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[BKARTS] Richard Minsky, Book Artist to Visit Oberlin September 9th
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- Subject: [BKARTS] Richard Minsky, Book Artist to Visit Oberlin September 9th
- From: "Peter D. Verheyen" <verheyen@PHILOBIBLON.COM>
- Date: Sun, 11 Aug 2002 16:02:18 -0400
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- Sender: "Book_Arts-L: READ THE FAQ at http://www.philobiblon.com" <BOOK_ARTS-L@LISTSERV.SYR.EDU>
Book Artist to Visit Oberlin September 9th
Oberlin College students and local residents are in for a treat during the
month of September. Returning students will be greeted by a temporary
exhibit in the Main Library by "Book Artist" Richard Minsky. Minsky has
been both thrilling and upsetting the bookbinding establishment ever since
1973, when, as a 25-year-old disciple of Brown University's bookbinding
classicist Daniel Gibson Knowlton, he suddenly "started going in a
different direction." Beginning with an 1834 copy of Pettigrew's History
of Egyptian Mummies repaired and wrapped by Minsky in binding sheets of
mummifying linen emblazoned with one single small turquoise like an ancient
scarab. In 1974 Minsky founded the nonprofit Center for Book Arts in New
York City (www.centerforbookarts.org/). Since then, this Center has since
held hundreds of exhibitions, lectures and workshops, as well as offering a
variety of extended classes taught by the most creative craft bookbinders
in the world.
"Artists' Books" are primarily works of visual literature and may not
resemble our usual notion of what a printed book should look like. In some
cases there is no written text. Reading a visual book is not altogether
different from reading one with text. We bring to it our literacy -- not
one of language and words, but of images we have seen and digested. Artists
are thus free to explore the concept of the "book" and the results can be
provocative and humorous. In his edition of Minsky in Bed, Richard Minsky
reveals the (mis)adventures of his love life. The text and commentary are
highlighted by the author with historiated, hand colored and gilded (and
inhabited) initial letters. As with the books of the 15th century, methods
of production evolved with the edition and no two copies are the same.
Buyers then commissioned unique bindings; the Victoria and Albert museum in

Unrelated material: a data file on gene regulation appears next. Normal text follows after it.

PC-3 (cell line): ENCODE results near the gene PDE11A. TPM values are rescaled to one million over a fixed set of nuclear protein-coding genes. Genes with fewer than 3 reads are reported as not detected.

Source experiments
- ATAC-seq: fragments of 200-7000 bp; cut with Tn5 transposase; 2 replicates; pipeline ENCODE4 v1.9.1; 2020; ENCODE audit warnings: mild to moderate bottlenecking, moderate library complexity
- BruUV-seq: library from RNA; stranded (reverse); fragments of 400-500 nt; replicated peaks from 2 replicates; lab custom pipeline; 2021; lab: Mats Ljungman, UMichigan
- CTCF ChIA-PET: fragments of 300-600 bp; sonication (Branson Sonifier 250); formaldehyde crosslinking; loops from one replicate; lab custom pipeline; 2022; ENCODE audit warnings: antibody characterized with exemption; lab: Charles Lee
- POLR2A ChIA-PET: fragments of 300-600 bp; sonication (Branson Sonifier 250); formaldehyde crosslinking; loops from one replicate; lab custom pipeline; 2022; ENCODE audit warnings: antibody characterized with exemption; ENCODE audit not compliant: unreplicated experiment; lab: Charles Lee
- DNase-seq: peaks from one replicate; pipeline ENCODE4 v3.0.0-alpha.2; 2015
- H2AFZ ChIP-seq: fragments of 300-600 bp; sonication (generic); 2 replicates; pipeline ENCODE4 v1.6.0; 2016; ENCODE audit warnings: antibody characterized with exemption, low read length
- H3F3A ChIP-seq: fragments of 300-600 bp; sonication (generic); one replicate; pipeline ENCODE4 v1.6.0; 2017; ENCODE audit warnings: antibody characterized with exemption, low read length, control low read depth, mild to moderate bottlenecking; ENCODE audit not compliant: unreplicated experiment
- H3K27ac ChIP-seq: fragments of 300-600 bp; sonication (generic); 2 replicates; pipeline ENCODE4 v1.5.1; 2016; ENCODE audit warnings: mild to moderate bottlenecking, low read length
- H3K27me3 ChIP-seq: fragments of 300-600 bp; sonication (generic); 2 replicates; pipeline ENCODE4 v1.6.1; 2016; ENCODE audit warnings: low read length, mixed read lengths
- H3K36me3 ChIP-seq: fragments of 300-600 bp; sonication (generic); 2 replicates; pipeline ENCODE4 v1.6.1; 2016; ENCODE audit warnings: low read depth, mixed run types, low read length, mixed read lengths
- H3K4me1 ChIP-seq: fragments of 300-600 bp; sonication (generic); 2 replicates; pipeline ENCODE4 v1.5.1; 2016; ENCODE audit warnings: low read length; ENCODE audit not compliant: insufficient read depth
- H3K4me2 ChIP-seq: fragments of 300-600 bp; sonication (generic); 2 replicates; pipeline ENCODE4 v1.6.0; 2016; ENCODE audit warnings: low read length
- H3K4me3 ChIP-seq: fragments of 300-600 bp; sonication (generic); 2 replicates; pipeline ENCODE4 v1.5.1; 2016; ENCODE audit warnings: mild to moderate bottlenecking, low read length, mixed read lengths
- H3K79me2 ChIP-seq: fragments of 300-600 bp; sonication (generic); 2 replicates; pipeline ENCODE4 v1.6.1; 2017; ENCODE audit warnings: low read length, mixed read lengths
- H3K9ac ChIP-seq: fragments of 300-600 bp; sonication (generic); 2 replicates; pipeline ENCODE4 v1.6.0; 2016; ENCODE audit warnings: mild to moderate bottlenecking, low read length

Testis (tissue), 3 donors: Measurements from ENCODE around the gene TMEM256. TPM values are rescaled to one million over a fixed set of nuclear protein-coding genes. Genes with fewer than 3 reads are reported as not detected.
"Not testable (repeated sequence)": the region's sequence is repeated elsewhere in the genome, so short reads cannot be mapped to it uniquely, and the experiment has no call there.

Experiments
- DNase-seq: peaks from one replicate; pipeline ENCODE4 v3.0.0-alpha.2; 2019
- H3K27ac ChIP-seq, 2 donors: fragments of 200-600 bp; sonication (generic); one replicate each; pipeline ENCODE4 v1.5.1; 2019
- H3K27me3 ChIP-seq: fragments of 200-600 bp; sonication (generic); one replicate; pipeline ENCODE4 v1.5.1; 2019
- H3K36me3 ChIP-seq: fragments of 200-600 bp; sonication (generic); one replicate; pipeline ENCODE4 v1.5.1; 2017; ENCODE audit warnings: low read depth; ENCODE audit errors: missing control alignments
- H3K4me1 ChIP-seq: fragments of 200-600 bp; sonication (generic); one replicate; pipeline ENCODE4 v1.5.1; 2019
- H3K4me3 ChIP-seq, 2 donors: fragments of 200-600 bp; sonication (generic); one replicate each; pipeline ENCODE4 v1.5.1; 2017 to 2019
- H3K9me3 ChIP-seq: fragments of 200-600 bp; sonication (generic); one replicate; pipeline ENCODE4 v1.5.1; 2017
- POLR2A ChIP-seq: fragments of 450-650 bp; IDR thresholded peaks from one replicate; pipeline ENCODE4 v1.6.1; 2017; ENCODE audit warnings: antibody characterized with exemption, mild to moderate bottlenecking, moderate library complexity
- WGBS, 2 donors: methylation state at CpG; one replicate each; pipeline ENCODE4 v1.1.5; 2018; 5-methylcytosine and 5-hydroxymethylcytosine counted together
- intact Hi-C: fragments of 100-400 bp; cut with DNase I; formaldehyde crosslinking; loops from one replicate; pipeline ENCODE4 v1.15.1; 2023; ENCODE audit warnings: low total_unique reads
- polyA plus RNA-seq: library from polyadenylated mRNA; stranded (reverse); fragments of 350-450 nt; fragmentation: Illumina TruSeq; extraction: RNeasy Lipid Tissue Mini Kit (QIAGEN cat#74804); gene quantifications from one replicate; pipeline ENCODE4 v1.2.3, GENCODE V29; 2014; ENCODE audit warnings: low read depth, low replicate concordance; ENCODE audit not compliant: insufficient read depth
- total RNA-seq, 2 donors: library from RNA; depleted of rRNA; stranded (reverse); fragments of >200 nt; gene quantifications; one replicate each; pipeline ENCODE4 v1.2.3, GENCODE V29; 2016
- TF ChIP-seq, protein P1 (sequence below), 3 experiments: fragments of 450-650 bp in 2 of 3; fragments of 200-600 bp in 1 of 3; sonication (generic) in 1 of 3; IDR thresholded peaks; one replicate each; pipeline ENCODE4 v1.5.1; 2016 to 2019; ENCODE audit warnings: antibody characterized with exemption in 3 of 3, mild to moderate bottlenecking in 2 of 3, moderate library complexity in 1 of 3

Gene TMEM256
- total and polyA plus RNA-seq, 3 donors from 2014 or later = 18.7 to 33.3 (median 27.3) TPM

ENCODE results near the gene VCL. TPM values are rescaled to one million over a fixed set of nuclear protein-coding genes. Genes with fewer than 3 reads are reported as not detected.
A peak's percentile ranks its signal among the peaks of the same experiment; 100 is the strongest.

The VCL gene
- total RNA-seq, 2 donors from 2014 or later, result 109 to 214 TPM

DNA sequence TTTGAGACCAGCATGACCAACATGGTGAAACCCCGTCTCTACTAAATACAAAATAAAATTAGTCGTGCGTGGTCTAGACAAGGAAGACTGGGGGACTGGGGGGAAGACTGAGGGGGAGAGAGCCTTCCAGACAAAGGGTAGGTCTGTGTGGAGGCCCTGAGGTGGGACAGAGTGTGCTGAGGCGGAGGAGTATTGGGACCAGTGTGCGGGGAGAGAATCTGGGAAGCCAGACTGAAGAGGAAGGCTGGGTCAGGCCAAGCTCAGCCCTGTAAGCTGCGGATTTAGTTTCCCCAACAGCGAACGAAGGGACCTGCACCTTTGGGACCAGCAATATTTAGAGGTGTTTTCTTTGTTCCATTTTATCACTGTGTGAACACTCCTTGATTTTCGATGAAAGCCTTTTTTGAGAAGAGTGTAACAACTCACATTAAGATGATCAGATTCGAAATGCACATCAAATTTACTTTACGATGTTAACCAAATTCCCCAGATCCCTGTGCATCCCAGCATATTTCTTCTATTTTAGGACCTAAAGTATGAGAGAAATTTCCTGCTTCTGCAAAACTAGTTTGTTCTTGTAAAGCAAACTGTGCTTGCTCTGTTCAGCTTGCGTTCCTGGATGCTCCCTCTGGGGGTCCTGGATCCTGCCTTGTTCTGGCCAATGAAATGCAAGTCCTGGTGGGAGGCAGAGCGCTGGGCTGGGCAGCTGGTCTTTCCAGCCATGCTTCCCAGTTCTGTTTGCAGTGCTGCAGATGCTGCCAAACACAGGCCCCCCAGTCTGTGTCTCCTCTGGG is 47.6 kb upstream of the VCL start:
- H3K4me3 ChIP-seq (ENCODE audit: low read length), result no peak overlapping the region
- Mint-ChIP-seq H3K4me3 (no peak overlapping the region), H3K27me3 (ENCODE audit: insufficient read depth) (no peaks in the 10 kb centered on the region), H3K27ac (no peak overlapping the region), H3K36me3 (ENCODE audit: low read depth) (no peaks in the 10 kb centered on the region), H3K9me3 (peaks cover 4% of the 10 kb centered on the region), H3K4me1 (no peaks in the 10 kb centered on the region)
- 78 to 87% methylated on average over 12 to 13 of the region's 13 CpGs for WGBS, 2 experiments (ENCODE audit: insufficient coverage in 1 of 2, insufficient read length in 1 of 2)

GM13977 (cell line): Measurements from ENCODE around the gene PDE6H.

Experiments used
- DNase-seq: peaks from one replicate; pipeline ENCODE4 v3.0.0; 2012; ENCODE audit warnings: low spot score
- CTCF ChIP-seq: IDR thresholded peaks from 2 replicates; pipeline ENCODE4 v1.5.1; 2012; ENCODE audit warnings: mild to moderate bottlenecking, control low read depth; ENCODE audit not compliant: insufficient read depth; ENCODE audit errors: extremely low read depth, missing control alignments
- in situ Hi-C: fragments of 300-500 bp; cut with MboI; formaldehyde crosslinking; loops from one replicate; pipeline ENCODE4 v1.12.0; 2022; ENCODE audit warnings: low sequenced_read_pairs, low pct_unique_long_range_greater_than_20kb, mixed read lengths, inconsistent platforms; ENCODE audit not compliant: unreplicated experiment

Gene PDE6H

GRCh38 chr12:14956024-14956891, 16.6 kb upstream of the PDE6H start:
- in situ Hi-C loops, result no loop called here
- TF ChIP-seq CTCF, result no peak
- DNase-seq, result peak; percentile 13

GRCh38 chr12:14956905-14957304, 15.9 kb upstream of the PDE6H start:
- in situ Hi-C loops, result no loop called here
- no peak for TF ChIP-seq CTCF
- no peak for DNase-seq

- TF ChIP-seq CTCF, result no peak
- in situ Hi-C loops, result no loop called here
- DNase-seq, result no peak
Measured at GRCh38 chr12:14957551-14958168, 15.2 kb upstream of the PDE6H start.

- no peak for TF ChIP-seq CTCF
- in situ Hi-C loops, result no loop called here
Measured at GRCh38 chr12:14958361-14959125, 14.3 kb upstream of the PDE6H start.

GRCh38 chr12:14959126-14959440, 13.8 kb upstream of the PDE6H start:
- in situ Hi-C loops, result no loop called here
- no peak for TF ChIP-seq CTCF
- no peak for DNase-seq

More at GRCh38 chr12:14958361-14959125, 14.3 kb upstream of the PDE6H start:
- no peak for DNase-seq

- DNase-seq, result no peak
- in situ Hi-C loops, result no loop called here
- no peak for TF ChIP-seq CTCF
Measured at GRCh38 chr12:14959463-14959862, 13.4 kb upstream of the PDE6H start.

London ordered a binding in Minsky's bedsheets (image). The copy in the
collection of The Ruth and Marvin Sackner Archive of Concrete and Visual
Poetry in Miami has a binding of purple calf with eight Vermeil copulating
couples, brass chain and handcuffs.
"Book Art" has grown from an esoteric medium with a few dozen practitioners
and no audience to a field with thousands of artists, a wide audience, and
a developing K-12 curriculum. The act of "publication" for many of these
authors is to produce a single copy rather than an edition, and to place it
in an exhibition. This also happens because many Artist Books are not
entirely original; a large group of artists do not create their own texts
from blank pages, but alter existing texts. For instance, Minsky took a
copy of punk rocker Patti Smith's Babel and rebound it in ratskin and
goatskin and had the binding held together with safety pins.
Since 1993 Richard Minsky has been working on a series about The Bill of
Rights. The current offering is a edition of 25 sets of ten bookworks.
Minsky has found a way to exemplify the first 10 amendments to the U.S.
Constitution as artworks. For each amendment he has chosen a text that
either directly addresses the issue, is an example of what happens when
that Right is violated, or makes us think about the Right in a new way. For
the First Amendment protecting freedom of expression, for example, he
burned a copy of Salman Rushdie's Satanic Verses and placed the charred
volume in a stained-glass windowed reliquary. The Fifth Amendment,
guaranteeing due process of law for criminal defendants, is illustrated by
a novel in the form of an epic poem, Branches by Mitch Cullin, about a
sinister Texas sheriff who takes the law into his own hands. Minsky bound
the book in khaki, added a sheriff's badge -- and "painted" the cover with
real bullet holes. For the Sixth Amendment, guaranteeing a speedy and
public trial, Minsky glued a black glove (daubed with red paint) onto a
copy of Jeffrey Toobin's best seller The Run of His Life: The People v. O.
J. Simpson. (image).
September is a particularly appropriate month for the exhibit as
"Constitution Week" falls in September. The Oberlin Art Department and the
Library will also be hosting a gallery talk at 4:00 PM, followed by a
lecture by Mr. Minsky at 4:30 on September 9th in the Main Library. You can
get an advanced look at the exhibit by visiting Minsky's website at:
Special Collections and Preservation Librarian
Oberlin College Library
415 Mudd Center
148 West College St.
Oberlin, OH 44074-1545
Ph: (440) 775-8285 x264
FAX: (440) 775-8739
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